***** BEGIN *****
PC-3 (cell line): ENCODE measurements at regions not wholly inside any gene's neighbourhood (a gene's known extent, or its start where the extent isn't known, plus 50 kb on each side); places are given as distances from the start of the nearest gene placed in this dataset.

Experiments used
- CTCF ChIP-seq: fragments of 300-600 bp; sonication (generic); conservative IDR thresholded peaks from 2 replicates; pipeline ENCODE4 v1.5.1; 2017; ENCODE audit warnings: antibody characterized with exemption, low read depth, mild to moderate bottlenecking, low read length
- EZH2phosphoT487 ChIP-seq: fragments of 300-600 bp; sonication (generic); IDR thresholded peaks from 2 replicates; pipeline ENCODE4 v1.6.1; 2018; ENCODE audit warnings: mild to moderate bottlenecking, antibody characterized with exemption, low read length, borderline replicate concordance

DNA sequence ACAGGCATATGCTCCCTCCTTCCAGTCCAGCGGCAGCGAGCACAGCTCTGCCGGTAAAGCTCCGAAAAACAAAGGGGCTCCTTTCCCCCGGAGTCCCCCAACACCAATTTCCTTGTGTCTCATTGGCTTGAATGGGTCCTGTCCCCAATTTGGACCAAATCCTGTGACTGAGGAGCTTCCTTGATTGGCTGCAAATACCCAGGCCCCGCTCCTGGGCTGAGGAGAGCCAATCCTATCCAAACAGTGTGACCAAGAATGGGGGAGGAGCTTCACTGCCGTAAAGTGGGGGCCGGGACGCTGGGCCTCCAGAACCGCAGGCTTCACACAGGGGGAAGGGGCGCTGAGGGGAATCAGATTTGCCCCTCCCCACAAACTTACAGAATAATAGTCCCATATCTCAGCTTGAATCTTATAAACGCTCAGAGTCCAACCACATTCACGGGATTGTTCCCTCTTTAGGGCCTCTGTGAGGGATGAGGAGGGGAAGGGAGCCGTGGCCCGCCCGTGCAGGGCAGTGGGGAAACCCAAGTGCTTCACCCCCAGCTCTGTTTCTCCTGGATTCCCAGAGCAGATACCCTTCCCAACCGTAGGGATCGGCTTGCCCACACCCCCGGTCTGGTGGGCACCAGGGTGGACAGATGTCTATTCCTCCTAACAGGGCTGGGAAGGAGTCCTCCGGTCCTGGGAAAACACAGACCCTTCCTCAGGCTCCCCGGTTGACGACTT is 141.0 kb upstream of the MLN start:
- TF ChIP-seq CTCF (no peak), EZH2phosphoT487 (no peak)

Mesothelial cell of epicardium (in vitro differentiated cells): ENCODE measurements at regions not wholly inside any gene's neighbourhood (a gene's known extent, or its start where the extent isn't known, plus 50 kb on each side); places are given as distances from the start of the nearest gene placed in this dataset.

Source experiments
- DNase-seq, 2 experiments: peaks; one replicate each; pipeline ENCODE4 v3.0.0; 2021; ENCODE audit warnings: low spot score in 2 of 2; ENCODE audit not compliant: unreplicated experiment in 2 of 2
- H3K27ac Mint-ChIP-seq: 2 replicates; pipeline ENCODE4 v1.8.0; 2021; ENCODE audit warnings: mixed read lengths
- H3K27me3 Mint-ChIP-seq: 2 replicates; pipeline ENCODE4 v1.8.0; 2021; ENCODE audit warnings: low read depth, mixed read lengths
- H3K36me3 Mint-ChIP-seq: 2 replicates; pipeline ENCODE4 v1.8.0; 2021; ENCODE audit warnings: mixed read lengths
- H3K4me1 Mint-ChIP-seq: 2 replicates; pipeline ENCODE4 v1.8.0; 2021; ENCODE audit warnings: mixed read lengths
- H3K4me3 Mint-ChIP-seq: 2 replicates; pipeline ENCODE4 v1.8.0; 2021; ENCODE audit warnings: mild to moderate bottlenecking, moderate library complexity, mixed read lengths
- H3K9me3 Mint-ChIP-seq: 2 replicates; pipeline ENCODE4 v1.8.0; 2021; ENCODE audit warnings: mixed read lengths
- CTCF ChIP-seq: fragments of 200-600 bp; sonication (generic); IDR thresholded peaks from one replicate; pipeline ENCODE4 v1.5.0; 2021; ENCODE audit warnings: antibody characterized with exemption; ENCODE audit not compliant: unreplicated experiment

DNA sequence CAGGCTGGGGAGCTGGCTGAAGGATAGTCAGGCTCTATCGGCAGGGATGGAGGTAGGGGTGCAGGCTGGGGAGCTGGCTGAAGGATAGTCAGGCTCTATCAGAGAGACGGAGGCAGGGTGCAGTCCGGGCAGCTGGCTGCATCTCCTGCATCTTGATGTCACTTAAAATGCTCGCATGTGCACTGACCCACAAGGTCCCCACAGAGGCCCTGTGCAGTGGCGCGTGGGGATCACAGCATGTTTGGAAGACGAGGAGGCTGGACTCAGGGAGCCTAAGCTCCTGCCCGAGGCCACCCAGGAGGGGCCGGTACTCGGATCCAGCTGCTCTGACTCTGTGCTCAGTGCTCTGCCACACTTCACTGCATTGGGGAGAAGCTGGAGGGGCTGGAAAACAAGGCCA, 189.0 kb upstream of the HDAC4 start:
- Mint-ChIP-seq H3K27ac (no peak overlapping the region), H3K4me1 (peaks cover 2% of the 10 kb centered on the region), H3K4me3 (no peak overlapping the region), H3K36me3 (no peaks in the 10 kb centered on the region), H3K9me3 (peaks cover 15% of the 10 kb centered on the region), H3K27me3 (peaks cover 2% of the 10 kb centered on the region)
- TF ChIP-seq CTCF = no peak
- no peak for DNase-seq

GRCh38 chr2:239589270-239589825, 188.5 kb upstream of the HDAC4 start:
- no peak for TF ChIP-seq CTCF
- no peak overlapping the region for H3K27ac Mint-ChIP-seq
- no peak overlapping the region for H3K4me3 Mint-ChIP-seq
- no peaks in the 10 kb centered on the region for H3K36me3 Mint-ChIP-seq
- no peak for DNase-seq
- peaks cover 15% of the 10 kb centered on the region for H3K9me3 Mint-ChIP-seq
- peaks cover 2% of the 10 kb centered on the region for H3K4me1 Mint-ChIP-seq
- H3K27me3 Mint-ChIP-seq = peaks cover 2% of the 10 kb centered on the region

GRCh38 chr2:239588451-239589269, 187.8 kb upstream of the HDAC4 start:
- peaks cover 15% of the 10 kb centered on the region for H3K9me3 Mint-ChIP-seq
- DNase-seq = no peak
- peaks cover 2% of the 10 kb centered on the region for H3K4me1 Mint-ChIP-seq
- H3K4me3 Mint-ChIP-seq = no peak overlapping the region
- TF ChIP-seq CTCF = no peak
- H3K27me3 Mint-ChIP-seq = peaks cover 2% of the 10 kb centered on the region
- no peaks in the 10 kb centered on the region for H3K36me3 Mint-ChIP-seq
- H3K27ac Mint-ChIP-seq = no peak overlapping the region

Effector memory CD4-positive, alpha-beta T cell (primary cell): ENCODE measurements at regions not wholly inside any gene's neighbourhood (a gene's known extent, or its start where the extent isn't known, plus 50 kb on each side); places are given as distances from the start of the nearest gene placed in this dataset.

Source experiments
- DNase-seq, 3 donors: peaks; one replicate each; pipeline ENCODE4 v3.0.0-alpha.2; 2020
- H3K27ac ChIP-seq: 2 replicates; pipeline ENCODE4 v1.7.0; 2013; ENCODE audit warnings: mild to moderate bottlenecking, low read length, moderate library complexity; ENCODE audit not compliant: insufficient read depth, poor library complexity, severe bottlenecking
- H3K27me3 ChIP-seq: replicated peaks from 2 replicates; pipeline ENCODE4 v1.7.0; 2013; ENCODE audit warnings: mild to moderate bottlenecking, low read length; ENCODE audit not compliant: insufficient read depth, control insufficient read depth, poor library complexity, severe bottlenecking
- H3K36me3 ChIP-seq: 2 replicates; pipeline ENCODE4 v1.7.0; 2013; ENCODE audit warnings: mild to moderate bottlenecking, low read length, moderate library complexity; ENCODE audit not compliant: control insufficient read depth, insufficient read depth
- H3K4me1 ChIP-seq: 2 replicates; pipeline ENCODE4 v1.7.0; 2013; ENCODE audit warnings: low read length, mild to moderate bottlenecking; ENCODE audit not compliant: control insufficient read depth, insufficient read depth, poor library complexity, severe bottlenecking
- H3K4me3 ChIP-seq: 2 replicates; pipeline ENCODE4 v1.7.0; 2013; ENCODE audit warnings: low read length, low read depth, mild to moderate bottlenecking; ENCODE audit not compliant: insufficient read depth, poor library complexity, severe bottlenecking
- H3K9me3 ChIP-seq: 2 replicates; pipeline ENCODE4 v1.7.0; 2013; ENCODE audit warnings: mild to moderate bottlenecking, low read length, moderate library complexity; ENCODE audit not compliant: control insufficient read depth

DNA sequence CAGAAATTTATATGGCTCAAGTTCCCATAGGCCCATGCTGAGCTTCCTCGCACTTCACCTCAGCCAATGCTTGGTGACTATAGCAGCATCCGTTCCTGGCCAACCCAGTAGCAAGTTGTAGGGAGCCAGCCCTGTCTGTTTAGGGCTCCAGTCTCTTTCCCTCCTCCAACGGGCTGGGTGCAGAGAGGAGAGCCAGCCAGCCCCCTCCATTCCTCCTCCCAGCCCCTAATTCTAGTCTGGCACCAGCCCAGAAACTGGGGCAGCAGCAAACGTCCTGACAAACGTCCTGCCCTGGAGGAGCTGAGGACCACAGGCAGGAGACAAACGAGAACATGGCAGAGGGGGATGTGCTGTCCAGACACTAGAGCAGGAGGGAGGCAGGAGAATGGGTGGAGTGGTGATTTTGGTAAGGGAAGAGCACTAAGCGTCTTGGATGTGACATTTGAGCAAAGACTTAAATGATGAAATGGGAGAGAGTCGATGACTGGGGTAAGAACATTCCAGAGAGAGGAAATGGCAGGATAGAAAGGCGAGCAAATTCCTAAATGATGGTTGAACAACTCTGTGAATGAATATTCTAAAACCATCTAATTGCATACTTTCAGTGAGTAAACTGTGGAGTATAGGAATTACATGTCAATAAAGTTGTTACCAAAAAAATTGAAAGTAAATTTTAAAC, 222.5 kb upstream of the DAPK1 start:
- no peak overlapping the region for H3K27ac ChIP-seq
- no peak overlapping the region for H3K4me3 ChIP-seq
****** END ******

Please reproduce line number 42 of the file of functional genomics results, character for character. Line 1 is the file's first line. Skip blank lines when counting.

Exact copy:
- H3K27ac ChIP-seq: 2 replicates; pipeline ENCODE4 v1.7.0; 2013; ENCODE audit warnings: mild to moderate bottlenecking, low read length, moderate library complexity; ENCODE audit not compliant: insufficient read depth, poor library complexity, severe bottlenecking